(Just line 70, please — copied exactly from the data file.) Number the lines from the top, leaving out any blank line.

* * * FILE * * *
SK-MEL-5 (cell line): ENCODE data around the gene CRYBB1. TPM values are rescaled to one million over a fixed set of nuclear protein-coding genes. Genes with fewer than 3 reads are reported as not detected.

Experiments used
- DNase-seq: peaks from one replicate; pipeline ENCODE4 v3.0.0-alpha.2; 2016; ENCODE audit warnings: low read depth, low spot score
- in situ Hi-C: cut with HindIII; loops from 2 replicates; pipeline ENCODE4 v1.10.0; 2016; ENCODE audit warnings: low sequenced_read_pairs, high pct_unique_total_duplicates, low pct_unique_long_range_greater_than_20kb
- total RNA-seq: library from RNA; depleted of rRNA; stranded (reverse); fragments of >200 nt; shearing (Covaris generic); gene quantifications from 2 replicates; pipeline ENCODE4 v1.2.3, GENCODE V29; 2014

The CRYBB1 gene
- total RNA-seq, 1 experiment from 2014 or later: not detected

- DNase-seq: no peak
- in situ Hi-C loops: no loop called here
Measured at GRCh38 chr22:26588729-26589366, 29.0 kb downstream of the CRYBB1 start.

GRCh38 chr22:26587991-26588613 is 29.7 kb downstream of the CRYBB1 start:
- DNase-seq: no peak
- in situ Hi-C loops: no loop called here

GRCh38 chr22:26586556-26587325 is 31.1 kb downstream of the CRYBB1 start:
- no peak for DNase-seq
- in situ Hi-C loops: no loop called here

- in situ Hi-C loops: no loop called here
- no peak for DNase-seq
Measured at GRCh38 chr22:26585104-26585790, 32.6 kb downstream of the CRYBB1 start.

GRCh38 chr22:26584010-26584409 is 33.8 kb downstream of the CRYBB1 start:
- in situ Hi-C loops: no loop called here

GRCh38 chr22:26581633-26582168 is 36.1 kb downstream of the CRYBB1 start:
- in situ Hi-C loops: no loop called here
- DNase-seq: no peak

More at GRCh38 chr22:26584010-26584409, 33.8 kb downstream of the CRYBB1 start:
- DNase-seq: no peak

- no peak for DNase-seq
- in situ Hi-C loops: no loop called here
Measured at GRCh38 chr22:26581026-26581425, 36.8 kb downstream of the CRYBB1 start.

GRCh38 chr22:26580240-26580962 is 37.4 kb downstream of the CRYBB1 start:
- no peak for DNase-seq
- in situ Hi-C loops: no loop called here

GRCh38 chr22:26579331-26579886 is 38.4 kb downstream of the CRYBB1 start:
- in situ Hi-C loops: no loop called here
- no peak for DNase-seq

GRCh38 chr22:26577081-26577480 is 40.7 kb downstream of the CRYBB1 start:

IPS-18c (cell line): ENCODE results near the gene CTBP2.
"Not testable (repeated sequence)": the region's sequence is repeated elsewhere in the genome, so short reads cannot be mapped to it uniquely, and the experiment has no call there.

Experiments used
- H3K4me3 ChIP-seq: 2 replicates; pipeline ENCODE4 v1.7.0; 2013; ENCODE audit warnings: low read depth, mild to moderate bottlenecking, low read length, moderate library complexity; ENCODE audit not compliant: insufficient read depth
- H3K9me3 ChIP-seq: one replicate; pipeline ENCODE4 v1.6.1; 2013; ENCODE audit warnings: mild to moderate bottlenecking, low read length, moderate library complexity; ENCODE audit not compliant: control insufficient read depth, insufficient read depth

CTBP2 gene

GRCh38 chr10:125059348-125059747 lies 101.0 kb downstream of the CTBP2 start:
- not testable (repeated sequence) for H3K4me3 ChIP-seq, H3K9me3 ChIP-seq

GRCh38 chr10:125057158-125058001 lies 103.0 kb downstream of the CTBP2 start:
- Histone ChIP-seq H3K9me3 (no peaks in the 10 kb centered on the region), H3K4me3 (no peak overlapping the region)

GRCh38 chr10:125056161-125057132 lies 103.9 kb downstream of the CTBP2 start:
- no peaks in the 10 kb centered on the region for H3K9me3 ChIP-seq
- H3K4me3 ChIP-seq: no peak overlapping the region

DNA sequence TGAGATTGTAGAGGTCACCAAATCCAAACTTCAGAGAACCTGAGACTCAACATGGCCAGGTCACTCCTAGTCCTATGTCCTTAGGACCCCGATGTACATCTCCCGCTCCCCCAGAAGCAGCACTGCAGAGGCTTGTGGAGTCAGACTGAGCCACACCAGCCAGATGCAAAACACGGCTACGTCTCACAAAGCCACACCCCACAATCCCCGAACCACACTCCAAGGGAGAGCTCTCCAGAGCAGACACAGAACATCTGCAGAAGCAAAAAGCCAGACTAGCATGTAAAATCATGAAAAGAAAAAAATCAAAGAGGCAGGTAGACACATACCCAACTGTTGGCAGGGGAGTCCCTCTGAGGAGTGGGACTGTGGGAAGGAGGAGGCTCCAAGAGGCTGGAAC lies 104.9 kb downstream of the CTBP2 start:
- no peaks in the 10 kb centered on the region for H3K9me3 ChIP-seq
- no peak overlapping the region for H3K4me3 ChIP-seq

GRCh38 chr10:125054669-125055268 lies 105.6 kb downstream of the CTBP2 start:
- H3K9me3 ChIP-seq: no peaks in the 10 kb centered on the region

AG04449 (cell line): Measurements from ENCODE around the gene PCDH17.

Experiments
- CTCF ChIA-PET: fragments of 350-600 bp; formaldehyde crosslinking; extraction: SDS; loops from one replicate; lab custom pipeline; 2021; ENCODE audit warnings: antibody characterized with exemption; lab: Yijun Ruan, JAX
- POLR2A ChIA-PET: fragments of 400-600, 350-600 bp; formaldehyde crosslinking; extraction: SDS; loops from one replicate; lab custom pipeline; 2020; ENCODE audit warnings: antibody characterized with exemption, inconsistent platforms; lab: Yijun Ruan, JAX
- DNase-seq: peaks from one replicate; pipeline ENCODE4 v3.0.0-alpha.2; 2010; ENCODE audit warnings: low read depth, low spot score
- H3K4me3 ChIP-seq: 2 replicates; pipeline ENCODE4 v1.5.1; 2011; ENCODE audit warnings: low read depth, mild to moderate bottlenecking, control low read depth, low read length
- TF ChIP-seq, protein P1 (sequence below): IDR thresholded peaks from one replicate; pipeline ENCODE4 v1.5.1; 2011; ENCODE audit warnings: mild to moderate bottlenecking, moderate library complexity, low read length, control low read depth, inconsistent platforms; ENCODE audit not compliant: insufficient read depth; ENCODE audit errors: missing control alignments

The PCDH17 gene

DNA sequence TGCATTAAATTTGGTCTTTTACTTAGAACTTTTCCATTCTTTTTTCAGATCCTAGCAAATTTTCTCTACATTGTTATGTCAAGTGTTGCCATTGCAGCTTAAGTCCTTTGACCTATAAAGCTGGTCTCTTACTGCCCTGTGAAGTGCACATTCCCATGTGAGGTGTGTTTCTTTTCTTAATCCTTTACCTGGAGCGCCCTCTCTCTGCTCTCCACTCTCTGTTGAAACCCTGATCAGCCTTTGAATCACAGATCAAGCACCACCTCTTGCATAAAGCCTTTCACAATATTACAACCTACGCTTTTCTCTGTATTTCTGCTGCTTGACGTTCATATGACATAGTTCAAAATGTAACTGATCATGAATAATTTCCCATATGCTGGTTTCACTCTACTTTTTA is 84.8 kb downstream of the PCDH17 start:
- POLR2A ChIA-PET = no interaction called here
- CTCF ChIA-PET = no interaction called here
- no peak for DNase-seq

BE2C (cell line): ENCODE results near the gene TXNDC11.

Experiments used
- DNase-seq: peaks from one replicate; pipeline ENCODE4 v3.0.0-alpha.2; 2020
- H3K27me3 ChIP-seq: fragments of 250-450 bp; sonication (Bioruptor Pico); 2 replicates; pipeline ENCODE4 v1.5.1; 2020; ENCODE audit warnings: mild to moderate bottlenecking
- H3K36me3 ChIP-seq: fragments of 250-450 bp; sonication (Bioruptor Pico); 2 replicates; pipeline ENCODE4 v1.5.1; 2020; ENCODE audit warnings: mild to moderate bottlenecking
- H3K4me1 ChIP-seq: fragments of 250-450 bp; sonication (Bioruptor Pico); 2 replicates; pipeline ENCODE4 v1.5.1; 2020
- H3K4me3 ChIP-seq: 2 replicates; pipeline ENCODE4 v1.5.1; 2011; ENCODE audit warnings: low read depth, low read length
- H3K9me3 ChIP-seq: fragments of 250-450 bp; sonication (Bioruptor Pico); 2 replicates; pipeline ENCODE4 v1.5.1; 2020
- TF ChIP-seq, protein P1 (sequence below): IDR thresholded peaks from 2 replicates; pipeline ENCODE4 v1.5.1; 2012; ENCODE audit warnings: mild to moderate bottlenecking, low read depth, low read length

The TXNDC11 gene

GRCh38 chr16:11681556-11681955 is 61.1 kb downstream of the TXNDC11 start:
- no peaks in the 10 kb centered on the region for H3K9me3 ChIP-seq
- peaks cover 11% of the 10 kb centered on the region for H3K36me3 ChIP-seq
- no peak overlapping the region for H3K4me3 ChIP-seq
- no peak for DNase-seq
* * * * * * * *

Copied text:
- H3K27me3 ChIP-seq: fragments of 250-450 bp; sonication (Bioruptor Pico); 2 replicates; pipeline ENCODE4 v1.5.1; 2020; ENCODE audit warnings: mild to moderate bottlenecking